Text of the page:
They did what they needed to do to stay successfully afloat, but there was no extreme external pressure to innovate around demand generation and conversion and a perceived lack of a need to fight hard every day to win. When there is only a marginal threat - creativity and innovation suffer leading to complacency. Don’t get me wrong, there were obviously normal competitive threats, but that was a battle that everyone was trained to fight in.

Now the threat environment has changed due to COVID-19. Demand is at a record low and conversion of that scant demand, for most, remains exceedingly poor. We have hotels that are unprepared and that have now been abruptly forced into combat and a shocking new reality. The weapons and strategies previously employed are no longer effective. Typically, at this point the first reaction is shock and paralysis. We were happily floating with no existential threats to our existence, we were successfully getting from A to B, now – War. The new War has already yielded many casualties.

So where does that leave us? How do we fight? How do we survive? Can we thrive? Is it too late?

Change your posture. Fight. Move. Float.

1.      Fight.

The ammunition in this new conflict is data. Whomever has the most complete picture through the best collection, organization, analysis and use of actionable data will be the ones to survive and thrive and eventually dominate their CompSet. The collection of data on any demand that exists today and tomorrow is the first and most critical step. All channels need to be harnessed, including both digital, voice and third party. Building the complete picture of your unconstrained demand (no matter how low it will be initially) ahead of your competitors will give you unfair advantage and the ability to fight. Knowing every aspect of your guests’ profiles both captured to stay or un-booked will provide you with the ability to target and communicate effectively and personally with those potential guests. Increasing your chances of conversion and achieving growing occupancy while maintaining solid ADR. Without data, you are navigating through uncharted waters with no compass, no radar and no ability to predict the weather or see the enemy.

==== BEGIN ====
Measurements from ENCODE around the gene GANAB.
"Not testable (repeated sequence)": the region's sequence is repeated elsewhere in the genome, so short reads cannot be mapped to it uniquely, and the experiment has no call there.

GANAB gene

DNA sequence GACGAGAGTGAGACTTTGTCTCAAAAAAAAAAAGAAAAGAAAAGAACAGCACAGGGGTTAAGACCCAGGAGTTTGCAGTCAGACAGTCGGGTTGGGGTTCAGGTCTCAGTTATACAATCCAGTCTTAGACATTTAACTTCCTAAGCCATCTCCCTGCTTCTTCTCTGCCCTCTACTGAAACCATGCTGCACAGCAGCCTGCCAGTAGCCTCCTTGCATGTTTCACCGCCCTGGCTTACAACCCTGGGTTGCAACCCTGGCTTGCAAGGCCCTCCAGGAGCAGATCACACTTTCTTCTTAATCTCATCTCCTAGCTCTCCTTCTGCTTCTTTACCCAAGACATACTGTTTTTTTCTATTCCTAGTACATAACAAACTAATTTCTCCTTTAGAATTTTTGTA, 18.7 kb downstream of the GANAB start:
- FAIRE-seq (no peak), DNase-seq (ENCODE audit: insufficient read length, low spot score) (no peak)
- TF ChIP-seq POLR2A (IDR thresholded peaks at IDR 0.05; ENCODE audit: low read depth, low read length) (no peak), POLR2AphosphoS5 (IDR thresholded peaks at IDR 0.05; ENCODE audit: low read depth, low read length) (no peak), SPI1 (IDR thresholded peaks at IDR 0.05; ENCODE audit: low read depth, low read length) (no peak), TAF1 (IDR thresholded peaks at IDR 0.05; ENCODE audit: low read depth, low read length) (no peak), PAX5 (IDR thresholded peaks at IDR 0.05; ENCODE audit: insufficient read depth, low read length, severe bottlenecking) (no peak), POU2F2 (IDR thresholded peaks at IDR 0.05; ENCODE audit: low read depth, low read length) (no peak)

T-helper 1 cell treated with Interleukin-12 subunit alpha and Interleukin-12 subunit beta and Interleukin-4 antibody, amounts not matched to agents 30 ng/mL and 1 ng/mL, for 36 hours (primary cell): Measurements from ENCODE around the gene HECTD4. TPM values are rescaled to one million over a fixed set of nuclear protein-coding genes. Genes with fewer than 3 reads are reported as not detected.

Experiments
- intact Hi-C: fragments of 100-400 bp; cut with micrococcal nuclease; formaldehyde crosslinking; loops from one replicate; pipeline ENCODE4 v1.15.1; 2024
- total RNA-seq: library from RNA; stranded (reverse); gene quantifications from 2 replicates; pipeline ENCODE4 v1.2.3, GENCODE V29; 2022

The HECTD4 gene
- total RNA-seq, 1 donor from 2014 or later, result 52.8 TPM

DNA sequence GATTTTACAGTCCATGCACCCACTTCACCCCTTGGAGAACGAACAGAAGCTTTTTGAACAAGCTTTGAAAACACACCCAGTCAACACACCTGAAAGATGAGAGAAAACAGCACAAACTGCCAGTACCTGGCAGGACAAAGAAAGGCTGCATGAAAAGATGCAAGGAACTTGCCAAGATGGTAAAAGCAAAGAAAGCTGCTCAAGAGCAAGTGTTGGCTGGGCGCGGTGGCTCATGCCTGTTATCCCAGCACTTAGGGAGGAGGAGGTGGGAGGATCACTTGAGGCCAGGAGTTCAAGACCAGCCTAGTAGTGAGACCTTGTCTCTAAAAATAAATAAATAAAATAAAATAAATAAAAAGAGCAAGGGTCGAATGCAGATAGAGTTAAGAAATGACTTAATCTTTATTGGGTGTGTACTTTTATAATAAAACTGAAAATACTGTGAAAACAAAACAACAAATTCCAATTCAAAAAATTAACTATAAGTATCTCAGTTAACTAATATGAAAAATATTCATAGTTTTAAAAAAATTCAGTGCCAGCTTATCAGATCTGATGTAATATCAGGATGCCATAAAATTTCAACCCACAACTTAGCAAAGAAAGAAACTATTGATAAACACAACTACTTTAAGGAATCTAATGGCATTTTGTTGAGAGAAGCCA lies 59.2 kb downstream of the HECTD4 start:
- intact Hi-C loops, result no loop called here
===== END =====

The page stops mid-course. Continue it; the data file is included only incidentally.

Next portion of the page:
Focus your resources on revenue generation. Fight for bookings.

2.      Move.

Avoid stagnation and employ technology that will enable your teams to fight and win. Innovation and creativity require movement. Remaining stagnant, by leveraging the same technology and methods that were successful in high demand periods (peacetime) will only lead to failure and loss. You must search for, acquire and implement new technology in addition to methods and strategies that will enhance your ability to collect, analyze, and use data to your best advantage.

Your crew is depleted due to layoffs and furloughs. You need technology to provide the propulsion (lead management and revenue management tools) to mobilize your hotel and for your chosen technology to be a work force multiplier.

3.      Float.

Good news. If you fight and move successfully, you stay afloat.

By adapting your “command priorities” to match the order above, you will increase your chances of not only survival but of maximizing profit - the goal of every successful business. Those portfolios, properties or assets who adapt quickly and choose the correct posture will be here for the long term. Those that don’t could be swept from the metaphorical battlefield. 

Fortune to the brave.

Mark Bartlett

About the Author

Mark Bartlett

As a passionate hospitality technology professional, Mark brings 10+ years of cloud technology sales leadership and solutions experience from SAP, Concur, BlackLine and DocuSign in addition to 13 years of leadership experience from the Australian Defence Force. Throughout his career, Mark has worked closely with all functions of business, with in-depth knowledge of consultative selling and building maximum value for clients. Mark helps his teams take a genuinely consultative approach to help companies solve important business challenges including maximizing both demand and revenue.